# $x^p+y^p$ is a primitive root modulo $p^2$

I can't solve the following problem:

Let $p$ be a prime. Prove that there is a primitive root modulo $p^2$ of the form $x^p+y^p$.

Edit: There was a mistake, i hope now it's correct. Now the problem is very weak but i'm sure it's correct. My apologies if someone wasted his time with this problem.

-
Doesn't work for $p=3$. Modulo $9$, $x^3$ is either $0$, $1$ or $8$. So the possible sums are $0$, $1$, $2$, $7$, $8$. Only $2$ is a primitive root modulo $9$. – David Speyer Apr 8 '12 at 12:57
Corrected version doesn't for $p=5$: Of the possible sums, $2=1+1$, $17 \equiv 4^5+3^5$, $8 \equiv 1+2^5$ and $23 \equiv 4^5+4^5$ are primitive roots. The strongest true statement I can find is that $\phi(p-1)$ divides the number of such sums that are primitive roots. Where does this problem come from? – David Speyer Apr 8 '12 at 21:21
@David Speyer A friend of mine gave it to me, i though it was right, i tried it for an hour and couldn't solve it. Could you post your full solution please? i'll post a really weak version of the problem in order to correct it. – Zero Apr 9 '12 at 2:42
What I know is written below. Let me suggest that, if you have tried to prove something for an hour and can't, you put in five minutes looking for a counterexample. – David Speyer Apr 9 '12 at 15:14

$\def\ZZ{\mathbb{Z}}$I've thought enough about this problem that I might as well write up an answer summarizing what I know. Let $p$ be an odd prime. Let $U$ be the group of units modulo $p^2$. As I assume you know, $U \cong \ZZ/p(p-1) \cong \ZZ/p \times (\ZZ/p)^{\times}$. Let's call these two factors $S$ and $T$. Explicitly, $S$ is the group of units of the form $1+kp$ and $T$ is the group of units of the form $x^p$.

For example, when $p=5$, the group $S$ is $\{ 1, 6, 11, 16, 21 \}$ and the group $T$ is $\{ 1, 32, 243, 1024 \} \equiv \{ 1, 7, 18, 24 \} \mod 25$. You can have fun checking that each of these really is a subgroup of $(\ZZ/25)^{\times}$.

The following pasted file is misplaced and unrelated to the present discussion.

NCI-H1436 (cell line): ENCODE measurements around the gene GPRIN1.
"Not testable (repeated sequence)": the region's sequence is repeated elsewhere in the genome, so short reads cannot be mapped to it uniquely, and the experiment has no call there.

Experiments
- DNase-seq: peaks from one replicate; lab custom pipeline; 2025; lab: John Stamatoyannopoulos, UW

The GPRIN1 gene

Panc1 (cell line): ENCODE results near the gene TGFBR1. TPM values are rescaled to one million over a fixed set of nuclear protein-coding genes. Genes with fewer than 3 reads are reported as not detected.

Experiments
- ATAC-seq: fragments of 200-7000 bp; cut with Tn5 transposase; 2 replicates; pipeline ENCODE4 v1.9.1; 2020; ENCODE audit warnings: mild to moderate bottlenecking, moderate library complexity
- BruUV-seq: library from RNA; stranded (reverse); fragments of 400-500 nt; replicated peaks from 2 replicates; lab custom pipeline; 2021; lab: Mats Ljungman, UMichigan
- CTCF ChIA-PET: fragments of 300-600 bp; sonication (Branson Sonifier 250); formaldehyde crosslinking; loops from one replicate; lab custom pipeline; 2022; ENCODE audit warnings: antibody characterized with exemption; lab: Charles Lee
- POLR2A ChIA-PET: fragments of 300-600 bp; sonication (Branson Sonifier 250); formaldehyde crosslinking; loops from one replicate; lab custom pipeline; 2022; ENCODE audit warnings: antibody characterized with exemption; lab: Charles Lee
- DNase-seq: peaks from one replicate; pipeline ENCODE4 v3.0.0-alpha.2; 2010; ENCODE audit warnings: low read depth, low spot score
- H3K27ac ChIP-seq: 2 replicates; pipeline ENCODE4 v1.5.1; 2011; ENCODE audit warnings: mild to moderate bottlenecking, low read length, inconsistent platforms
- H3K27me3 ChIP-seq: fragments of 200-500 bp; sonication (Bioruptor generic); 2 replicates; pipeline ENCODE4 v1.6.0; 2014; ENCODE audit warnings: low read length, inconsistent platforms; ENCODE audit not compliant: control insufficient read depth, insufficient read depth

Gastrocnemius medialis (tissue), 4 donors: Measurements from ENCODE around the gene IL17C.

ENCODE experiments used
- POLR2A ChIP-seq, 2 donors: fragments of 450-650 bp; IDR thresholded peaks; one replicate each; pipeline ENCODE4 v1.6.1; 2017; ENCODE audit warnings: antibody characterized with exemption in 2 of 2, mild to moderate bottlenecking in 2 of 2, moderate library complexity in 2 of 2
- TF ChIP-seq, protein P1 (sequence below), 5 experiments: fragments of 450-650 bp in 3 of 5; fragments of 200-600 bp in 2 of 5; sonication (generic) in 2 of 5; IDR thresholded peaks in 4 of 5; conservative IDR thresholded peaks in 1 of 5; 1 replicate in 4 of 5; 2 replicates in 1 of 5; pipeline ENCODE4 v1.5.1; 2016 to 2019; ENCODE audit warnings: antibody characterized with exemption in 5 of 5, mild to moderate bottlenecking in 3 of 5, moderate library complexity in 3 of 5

An element of $U$ is a primitive root if it is not in $T$ and its projection to $T$ is a primitive root.

Let $X \subseteq U$ be the set of units of the form $x^p + y^p$. Notice that, if for $t=z^p \in T$, we have $t (x^p+y^p) = (zx)^p + (zy)^p$. So the set $X$ is invariant under translation by $T$. We see that $(s,t)$ is in $X$ if and only if $(s,t')$ is in $X$. Let $Y \subset S$ be the set of $s\in S$ such that $(s,t)$ is in $X$ for any, or equivalently every, $t \in T$. So $X = Y \times T \subset S \times T = U$.

An element $(s,t)$ in $X$ is a primitive root if and only if $s$ is not the identity of $S$ and $t$ is a primitive root. So the number of primitive roots you are interested in is $| Y \setminus \{ 1 \}| \times \phi(p-1)$.

What's left is to compute the size of $Y$. I can't find a lot to say, but here is a little.

We'll write elements of $S$ as $1+kp$. Such an element is in $X$ if it is of the form $x^p+y^p$ with $x^p + y^p \equiv 1 \mod p$. The latter congruence is equivalent to $x+y \equiv 1 \mod p$. So we have $$1+kp \equiv (1+z)^p - z^p \bmod p^2$$ $$k \equiv \frac{1}{p} \left( \binom{p}{1} z + \binom{p}{2} z^2 + \cdots + \binom{p}{p-1} z^{p-1} \right) \bmod p.$$ So $Y$ is the set of the distinct values of $$f_p(z) := \frac{1}{p} \sum_{j=1}^{p-1} \binom{p}{j} x^j$$ modulo $p$. One can explicitly compute $\frac{1}{p} \binom{p}{j} \equiv \frac{(-1)^{j-1}}{j} \bmod p$ but it doesn't seem to be useful.

$Y$ does contain at least one nonzero value, since $f_p$ only has degree $p-1$, so it can't be identically zero. That answers your request to prove that there is some primitive root of the form $x^p+y^p$. The first few values of $Y$ are $$\begin{array}{r l} p & Y \\ 3 & \{ 0,2 \} \\ 5 & \{0, 1, 2\} \\ 7 & \{0, 4, 5\} \\ 11 & \{0, 1, 6, 7, 10\} \\ 13 & \{0, 5, 6, 7, 9, 10\} \\ \end{array}$$

Here is a plot of $(p, |Y(p)|)$ for the first $100$ odd primes:

The best fit line is $0.40 p + 0.72$. If I were to take a guess, I would guess that $|Y(p)| \approx p/e$ for large $p$. This is because the expected size of the image of a random map $\ZZ/p \to \ZZ/p$ is $\approx p/e$. The numerical fit is so-so, $1/e \approx 0.37$ not $0.40$, but I'm sticking to it until someone gives me a better heuristic.

-